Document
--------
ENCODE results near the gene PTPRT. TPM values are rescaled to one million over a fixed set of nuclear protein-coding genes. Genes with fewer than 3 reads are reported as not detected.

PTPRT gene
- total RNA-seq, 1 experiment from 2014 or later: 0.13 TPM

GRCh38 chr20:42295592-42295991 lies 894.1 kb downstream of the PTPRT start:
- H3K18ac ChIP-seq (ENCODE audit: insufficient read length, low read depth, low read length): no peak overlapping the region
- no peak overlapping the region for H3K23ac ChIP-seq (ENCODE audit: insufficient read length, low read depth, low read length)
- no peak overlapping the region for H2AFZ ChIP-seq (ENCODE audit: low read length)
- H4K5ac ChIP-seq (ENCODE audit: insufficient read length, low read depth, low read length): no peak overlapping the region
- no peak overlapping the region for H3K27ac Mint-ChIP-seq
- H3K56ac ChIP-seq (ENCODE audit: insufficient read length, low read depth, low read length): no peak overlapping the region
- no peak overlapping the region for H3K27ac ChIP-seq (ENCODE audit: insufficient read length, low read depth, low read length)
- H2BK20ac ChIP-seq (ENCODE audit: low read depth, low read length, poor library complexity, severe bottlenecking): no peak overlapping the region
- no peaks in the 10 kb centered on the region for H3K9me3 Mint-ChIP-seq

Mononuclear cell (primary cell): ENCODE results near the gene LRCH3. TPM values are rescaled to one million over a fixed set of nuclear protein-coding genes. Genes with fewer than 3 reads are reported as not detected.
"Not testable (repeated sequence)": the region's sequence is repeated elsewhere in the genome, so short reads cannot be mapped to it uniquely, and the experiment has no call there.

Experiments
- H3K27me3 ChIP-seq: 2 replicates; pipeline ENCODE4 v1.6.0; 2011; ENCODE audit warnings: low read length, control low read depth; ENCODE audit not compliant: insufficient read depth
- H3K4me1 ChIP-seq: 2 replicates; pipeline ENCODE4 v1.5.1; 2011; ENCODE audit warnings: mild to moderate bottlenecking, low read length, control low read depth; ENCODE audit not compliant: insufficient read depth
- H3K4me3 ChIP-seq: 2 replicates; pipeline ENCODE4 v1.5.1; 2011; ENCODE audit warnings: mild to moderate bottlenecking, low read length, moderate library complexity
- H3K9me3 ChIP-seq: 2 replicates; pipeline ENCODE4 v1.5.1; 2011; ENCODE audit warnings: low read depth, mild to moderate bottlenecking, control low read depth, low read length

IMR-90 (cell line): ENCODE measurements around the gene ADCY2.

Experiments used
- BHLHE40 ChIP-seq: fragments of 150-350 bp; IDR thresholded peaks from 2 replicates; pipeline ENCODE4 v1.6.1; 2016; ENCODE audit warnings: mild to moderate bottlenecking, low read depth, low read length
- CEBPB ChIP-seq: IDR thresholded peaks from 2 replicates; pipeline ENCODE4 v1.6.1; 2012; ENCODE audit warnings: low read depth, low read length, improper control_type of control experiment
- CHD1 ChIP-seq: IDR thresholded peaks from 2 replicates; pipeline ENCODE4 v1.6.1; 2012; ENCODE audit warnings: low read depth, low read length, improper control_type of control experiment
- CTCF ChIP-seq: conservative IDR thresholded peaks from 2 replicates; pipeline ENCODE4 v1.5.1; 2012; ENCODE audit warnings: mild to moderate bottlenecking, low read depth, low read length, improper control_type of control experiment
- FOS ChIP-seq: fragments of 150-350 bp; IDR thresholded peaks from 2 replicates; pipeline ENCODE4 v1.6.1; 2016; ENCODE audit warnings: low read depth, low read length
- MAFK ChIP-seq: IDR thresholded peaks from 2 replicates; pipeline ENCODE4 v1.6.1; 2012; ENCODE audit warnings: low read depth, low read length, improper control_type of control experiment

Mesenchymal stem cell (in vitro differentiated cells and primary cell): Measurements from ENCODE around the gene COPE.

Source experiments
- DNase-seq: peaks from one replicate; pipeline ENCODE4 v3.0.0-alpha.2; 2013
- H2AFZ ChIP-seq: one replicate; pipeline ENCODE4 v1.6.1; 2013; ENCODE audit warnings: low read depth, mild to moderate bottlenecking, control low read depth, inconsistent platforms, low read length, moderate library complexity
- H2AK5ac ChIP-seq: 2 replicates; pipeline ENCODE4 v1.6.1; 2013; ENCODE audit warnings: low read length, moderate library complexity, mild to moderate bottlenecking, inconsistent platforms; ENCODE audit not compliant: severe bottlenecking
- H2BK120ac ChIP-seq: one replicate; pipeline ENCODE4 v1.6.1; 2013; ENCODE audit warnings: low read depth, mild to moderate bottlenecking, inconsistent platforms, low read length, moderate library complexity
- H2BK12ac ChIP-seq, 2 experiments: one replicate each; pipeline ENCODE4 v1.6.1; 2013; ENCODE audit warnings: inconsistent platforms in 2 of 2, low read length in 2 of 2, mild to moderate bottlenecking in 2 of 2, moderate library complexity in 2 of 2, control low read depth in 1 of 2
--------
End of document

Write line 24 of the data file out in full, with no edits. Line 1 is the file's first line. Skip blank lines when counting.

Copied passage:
- CEBPB ChIP-seq: IDR thresholded peaks from 2 replicates; pipeline ENCODE4 v1.6.1; 2012; ENCODE audit warnings: low read depth, low read length, improper control_type of control experiment